An era is coming to an end with the expansion next year of the European Union to include 10 new members, mostly from Central and Eastern Europe. That's because it appears the EU cannot absorb so many countries and still retain an impetus for integration. The current Convention on the Future of Europe is struggling to create a coherent constitution for what will become an unprecedented grouping of 25 nations. In addition to the diluting influence of the newcomers, current members look set to neutralize the convention's impulse to create institutions that would allow for further integration.
Prague, 4 June 2003 (RFE/RL) -- Valery Giscard D'Estaing, head of the convention drawing up a constitution for the expanded European Union, is expressing his frustration at the lack of bold progress toward further European integration.
In receiving the prestigious Charlemagne Prize for fostering European unity last week, Giscard said Europe will be "damned" to lose its economic and cultural vigor unless it answers the question of where it is heading. The time has come, he suggested, to decide if Europe is to be merely a free-trade zone or something more, something he called "a community of destiny."
His comments come against the background of his failure to push through bold measures at the Convention on the Future of Europe that would have created a tighter, more unified bloc.
As Dan Keohane, an analyst with the Center for European Reform in London put it, the draft constitution, due to be formally presented to EU leaders in less than three weeks, is not a great leap forward. "It's very disappointing [for the integrationists], because it is not the kind of radical changes in terms of boosting the role of the European Commission in the EU's life as much as they would have liked. The member states remain very much in control," he said.
Members like staunchly anti-integrationist Britain, plus Spain and the Nordic nations, have resisted many proposals. One key provision of the draft constitution is that it retains the right of national veto in the area of foreign policy. Integrationists had been hoping to move this area on to qualified majority voting, which would have made it easier for the EU to speak with a clear and powerful voice.
In a recent speech in Prague, Giscard D'Estaing noted the strong public support for such a common EU foreign policy. "There is a demand for a [common] foreign policy, and for the creation of a common space of liberty, security, and justice. And therefore we must offer our fellow citizens a new Europe, one for the 21st century, a Europe turned toward the future," he said.
That, however, is apparently not to be.
In addition, Giscard D'Estaing's plan to create a powerful EU foreign minister responsible for formulating policy at the European Commission has been watered down. Instead, the draft now foresees that the EU foreign minister would be answerable to member states, not the European Commission, and would therefore be kept "on a leash."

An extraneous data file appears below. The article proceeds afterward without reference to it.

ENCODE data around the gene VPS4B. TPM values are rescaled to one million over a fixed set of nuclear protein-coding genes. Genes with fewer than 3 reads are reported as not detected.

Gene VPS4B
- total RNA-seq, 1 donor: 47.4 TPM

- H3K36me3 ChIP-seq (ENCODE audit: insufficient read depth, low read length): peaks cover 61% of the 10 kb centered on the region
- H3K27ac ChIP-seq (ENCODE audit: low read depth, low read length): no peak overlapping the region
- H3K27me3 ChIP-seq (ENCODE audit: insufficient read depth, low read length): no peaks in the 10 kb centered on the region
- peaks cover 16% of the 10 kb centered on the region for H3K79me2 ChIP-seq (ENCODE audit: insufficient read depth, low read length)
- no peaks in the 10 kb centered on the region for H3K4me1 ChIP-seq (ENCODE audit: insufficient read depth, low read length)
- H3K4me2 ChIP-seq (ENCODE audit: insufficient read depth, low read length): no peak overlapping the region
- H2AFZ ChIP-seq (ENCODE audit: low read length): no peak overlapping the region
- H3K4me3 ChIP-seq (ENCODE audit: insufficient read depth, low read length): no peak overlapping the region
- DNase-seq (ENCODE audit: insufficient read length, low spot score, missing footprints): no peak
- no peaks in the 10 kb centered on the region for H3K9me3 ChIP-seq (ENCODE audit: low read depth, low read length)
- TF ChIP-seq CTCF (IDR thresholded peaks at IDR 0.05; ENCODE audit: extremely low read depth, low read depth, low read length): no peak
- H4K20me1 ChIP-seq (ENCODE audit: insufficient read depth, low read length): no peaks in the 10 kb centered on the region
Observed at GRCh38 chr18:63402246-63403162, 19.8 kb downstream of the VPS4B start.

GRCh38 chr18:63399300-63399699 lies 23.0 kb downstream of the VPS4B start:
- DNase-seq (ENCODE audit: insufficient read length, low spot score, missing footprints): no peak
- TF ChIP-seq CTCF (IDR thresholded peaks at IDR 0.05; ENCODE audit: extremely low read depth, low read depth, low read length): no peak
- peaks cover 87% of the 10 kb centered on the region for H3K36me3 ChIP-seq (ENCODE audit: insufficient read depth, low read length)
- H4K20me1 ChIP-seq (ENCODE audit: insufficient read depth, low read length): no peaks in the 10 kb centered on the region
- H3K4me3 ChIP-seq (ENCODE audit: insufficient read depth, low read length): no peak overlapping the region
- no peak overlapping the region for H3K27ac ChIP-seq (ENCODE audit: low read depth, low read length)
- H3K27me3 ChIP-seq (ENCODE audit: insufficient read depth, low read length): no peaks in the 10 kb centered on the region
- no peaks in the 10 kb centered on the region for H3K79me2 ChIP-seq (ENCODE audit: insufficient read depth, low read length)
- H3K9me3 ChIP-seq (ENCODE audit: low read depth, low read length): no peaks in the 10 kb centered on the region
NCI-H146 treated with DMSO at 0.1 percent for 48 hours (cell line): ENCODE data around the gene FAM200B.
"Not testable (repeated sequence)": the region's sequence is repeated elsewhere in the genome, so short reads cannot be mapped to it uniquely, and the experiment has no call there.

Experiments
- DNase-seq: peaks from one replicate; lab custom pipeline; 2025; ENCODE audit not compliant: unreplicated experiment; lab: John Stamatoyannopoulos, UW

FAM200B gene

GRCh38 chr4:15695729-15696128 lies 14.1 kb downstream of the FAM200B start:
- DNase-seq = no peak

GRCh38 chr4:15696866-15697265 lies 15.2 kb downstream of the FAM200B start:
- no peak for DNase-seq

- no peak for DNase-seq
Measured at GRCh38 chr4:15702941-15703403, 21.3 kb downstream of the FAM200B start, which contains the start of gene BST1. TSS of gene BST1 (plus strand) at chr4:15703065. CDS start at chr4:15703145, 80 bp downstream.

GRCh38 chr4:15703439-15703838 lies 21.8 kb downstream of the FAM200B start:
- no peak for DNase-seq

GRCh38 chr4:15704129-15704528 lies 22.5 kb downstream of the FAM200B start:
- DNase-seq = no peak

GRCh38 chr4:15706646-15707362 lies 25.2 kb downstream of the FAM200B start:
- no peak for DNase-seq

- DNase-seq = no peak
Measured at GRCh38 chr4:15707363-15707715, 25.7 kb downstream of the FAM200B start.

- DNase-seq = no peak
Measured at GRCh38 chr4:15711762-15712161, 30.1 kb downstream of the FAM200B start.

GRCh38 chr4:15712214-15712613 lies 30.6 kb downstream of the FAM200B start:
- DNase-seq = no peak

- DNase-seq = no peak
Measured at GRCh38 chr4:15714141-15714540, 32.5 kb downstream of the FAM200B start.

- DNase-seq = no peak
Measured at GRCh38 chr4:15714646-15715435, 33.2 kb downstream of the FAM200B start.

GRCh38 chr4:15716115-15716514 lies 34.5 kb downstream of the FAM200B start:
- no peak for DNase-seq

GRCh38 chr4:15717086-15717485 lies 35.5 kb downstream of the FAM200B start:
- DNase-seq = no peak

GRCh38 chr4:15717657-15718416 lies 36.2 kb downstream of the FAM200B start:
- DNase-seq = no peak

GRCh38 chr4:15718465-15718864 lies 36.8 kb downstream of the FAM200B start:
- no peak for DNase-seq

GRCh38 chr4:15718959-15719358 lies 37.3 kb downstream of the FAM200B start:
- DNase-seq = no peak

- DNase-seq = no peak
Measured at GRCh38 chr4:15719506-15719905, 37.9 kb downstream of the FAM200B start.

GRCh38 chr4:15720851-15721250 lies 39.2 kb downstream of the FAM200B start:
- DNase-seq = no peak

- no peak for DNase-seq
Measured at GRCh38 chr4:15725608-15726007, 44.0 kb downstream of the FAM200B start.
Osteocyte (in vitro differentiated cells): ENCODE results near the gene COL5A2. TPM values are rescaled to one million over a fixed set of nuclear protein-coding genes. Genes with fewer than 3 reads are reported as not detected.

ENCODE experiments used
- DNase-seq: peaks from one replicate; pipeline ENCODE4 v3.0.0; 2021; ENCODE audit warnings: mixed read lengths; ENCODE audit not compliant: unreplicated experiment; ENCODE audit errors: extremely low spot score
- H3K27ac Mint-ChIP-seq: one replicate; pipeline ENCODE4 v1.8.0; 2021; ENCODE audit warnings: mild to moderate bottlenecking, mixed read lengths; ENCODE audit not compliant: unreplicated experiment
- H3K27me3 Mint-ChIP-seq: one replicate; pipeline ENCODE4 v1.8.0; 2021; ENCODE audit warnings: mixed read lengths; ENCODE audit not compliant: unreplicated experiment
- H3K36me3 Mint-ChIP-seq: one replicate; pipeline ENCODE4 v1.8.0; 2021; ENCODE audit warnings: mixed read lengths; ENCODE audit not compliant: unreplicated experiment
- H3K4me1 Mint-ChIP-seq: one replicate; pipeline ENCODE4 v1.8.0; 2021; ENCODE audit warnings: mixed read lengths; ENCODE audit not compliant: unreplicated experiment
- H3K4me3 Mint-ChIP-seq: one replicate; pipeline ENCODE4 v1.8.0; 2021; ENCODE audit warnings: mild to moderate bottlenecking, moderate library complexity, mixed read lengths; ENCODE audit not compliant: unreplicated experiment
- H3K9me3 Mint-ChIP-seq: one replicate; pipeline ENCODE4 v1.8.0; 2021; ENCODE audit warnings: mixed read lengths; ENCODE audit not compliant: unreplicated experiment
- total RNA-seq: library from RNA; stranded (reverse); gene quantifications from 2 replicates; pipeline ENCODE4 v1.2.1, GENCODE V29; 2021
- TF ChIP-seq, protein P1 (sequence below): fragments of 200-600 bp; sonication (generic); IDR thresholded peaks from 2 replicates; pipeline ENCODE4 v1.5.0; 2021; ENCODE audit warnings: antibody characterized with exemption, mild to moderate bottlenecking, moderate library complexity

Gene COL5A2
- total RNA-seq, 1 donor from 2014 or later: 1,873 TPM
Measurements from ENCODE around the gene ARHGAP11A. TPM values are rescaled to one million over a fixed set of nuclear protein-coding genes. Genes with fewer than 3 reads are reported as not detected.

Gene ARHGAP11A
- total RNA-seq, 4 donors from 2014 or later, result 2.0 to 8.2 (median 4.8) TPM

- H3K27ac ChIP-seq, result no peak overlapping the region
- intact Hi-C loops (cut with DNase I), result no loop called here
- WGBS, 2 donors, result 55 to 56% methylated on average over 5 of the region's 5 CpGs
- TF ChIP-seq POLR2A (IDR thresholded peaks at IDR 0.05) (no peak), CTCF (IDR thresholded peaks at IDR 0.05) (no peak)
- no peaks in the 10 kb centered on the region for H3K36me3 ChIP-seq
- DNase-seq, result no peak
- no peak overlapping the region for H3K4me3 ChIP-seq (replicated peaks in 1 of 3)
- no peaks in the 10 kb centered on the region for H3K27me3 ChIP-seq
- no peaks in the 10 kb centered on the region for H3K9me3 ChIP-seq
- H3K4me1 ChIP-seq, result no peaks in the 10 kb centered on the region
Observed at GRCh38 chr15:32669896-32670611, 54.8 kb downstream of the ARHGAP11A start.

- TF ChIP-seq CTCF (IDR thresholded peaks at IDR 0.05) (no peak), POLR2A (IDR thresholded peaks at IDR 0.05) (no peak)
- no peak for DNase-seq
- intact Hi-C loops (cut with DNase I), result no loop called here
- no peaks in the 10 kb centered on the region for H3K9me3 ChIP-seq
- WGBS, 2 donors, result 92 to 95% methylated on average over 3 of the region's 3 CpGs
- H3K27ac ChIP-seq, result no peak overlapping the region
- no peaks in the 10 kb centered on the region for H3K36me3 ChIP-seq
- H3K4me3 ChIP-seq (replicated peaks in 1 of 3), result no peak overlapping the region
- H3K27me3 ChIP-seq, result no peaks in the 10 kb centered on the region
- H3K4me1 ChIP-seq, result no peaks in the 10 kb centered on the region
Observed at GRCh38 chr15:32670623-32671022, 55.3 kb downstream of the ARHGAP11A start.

Giscard D'Estaing's other key pro-integration measure -- a single, overall EU president to replace the current six-month rotating presidency -- is under fire from small member countries. They see it as a move favoring the big states.
Analyst James Waltson of the American University in Rome questions the accuracy of this assumption, however. "The presumption is that if there is going to be a president who remains in office for 2 1/2 years, renewable for a further 2 1/2 years, then it will be the big countries that will decide on it. But I'm not sure this will necessarily happen," Waltson said.
Contributing to the difficulties, Giscard D'Estaing knows that the 10 nations waiting to enter the EU are broadly nonintegrationist. After long decades under Soviet influence, many of them are cool toward giving up political sovereignty to Brussels. The 10 new members are Slovenia, Slovakia, Hungary, Czech Republic, Poland, Lithuania, Latvia, Estonia, Malta, and Cyprus.
Another factor working against progress is that the spirit of goodwill -- a subtle, essential ingredient in building the European project -- is at its lowest point in years. The U.S.-led war in Iraq revealed the deep fissures between key EU members like Germany and France on the one side and Britain and Spain on the other.
U.S. Defense Secretary Donald Rumsfeld crystallized an important distinction between existing EU members and the newcomers when he referred to the "old" and "new" Europe -- the difference being that the "new" is generally more positively disposed to the United States.
In this context, European Commission President Romano Prodi told Poles recently they can't keep their "purse" in Europe and their hearts elsewhere. For its part, Poland has felt the need to deny that it will be a "Trojan horse" inside the EU.
Giscard D'Estaing is to present his draft constitution to EU leaders at a summit in Greece on 20 June. He has been hoping to present a strong, single document to optimize the chances of the draft constitution being accepted as a whole. But with disagreements at the convention continuing, he may be forced to present the summit with a series of options.
That would set the scene for haggling among EU leaders and increase the risk that the end result will be a series of awkward compromises.